By Hunter Slingbaum, Fall 2022 Marcellus Policy Fellow
As of 2021, the United States had roughly 28,500 troops actively deployed in South Korea and 55,000 troops in Japan, both nations that have seen significant economic success and relative military peace over the last several decades. Unlike Japan, however, South Korea has a nuclear adversary and rival on its northern border, the primary reason the United States has claimed its presence in the country to be necessary to maintain global peace and pursue national interests. At the same time, South Korea is also notably one of the most militarily robust of U.S. allies, boasting a force more than sufficient to defend itself from its neighbor to the north.
Despite the claims that the U.S. presence acts as a vital stabilizing force in the Korean Peninsula, recent months have contradicted this assumption to a worrying degree. Especially since the election of President Yoon Suk-yeol in South Korea back in May of 2022, both the DemocraticPeople’s Republic of Korea (DPRK or North Korea) and the Republic of Korea (ROK or South Korea) have been playing their part in an ever-increasing security spiral—with the U.S. serving unconditionally as the South’s military partner. While Yoon calls on the United States to ramp up commitments to defending the region, it could not be more critical a time for Washington to reduce its military presence in the country, commit to diplomatic efforts to deescalate tensions, and end the decades-long excessive U.S. military presence in East Asia.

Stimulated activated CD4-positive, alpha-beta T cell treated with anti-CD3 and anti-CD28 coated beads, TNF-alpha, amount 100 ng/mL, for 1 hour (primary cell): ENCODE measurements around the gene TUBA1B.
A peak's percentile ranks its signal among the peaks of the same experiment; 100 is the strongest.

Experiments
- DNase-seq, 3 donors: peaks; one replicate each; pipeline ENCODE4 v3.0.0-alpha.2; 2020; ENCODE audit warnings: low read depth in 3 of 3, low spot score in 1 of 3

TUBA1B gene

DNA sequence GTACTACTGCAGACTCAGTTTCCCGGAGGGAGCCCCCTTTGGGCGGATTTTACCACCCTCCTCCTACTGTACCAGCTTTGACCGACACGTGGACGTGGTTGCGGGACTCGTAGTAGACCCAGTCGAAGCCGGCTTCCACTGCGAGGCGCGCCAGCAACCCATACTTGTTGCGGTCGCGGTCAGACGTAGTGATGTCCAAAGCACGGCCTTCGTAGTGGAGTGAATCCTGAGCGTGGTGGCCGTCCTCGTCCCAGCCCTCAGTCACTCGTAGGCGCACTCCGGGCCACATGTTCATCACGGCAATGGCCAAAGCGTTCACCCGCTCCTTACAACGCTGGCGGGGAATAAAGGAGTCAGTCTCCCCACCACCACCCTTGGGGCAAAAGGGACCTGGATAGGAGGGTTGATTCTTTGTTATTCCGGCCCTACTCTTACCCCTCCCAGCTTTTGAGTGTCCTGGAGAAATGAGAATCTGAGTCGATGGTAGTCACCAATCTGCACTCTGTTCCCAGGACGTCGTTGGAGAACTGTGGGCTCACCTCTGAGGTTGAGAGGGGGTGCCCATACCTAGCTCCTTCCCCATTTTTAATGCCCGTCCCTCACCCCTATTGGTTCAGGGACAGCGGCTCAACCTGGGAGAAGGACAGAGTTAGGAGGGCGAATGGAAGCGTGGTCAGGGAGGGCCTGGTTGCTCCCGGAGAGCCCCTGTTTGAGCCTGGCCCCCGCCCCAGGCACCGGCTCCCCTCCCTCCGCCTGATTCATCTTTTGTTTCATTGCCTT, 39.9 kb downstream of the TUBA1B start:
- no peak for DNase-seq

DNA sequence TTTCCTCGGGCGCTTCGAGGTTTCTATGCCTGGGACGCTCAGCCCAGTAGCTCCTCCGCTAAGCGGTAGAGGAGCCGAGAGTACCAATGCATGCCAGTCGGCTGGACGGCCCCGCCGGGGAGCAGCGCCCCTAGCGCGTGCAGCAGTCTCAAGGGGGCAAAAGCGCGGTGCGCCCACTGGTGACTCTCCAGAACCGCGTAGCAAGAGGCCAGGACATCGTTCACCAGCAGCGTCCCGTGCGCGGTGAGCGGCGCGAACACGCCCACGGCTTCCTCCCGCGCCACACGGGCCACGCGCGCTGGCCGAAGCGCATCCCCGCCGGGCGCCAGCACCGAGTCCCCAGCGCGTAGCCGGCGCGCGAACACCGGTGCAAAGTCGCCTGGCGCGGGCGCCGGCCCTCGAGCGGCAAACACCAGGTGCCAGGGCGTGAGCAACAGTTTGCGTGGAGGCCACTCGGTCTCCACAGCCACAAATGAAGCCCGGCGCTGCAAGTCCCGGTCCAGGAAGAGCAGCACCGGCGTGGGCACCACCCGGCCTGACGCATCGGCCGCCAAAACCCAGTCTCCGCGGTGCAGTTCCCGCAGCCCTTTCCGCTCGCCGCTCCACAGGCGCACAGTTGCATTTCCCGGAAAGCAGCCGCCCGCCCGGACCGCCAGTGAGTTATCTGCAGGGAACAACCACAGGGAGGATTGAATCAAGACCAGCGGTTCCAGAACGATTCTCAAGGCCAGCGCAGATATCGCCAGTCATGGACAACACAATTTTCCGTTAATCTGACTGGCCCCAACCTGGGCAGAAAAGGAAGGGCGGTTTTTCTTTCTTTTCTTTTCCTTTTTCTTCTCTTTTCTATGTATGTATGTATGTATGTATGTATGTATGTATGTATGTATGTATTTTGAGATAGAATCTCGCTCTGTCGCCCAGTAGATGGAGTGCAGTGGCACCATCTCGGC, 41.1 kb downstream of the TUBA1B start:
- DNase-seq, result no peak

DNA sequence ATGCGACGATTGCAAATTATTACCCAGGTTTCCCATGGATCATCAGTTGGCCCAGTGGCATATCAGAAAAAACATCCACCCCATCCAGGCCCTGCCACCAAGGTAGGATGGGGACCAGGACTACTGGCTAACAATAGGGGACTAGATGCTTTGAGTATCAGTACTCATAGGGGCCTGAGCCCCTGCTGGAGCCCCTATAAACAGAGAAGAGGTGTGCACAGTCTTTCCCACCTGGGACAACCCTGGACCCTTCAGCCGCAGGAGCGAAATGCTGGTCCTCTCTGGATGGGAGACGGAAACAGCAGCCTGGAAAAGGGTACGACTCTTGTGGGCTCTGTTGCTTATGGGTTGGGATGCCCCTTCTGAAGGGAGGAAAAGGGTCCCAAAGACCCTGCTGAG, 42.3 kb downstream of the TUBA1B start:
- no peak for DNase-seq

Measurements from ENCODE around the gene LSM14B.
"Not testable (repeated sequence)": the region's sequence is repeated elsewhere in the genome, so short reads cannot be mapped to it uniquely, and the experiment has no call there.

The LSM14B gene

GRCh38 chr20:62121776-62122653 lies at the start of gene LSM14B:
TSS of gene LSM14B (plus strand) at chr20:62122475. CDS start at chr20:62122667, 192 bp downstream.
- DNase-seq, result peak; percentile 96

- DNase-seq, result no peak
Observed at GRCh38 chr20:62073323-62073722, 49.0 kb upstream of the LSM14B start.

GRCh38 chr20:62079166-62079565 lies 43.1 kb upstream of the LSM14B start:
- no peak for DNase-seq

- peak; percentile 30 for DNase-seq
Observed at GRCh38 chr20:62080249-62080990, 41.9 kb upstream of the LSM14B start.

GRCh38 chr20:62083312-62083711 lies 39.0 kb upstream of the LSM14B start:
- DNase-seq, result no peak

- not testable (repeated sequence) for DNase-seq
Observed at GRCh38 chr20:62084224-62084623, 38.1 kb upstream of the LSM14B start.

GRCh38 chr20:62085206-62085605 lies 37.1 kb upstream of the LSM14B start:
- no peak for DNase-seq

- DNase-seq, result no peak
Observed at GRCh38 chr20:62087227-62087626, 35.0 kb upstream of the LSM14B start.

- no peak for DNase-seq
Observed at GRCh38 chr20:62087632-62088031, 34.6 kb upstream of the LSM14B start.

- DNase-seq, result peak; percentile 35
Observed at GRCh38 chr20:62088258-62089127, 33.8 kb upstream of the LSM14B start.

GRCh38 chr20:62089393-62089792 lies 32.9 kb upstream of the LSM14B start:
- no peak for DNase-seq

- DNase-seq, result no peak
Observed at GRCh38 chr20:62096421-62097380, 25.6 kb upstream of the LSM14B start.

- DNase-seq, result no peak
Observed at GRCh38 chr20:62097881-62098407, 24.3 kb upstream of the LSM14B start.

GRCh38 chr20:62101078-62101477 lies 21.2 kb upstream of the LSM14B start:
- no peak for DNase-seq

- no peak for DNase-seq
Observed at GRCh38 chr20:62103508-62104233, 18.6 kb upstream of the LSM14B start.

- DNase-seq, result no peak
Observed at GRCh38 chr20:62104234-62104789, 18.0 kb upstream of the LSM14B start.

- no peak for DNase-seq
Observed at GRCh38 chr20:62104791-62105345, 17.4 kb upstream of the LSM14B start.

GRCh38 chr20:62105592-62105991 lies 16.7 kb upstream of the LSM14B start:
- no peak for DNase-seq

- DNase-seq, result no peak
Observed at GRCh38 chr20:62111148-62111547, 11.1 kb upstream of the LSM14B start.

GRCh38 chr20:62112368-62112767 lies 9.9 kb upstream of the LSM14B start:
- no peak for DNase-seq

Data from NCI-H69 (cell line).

While it may have been reasonable one or two years prior to argue for a more gradual and mild approach to East Asia disengagement, the current climate necessitates immediate and significant action. The peaceful path forward for the United States is to commit to a “disengagement-for-diplomacy” approach in the Korean Peninsula, aiding in the facilitation of diplomatic talks between the ROK and DPRK while simultaneously reducing the U.S. troop presence and commitments in the South. The United States could then move into a more gradual disengagement approach, such as “reductions-for-peace,” to eventually reduce the troop presence to zero.
This immediate disengagement approach is not only feasible but necessary, as the ROK has more than enough military strength to keep the country secure under typical circumstances, and U.S. troops are a significant motivating factor in the DPRK’s military buildup. With the United States out of the equation militarily, the South will feel less emboldened to take aggressive action and the North will have fewer incentives to continue its path of escalation. Disengagement-for-diplomacy has the potential to be the push both nations need to come to the negotiating table and forge a peaceful path forward.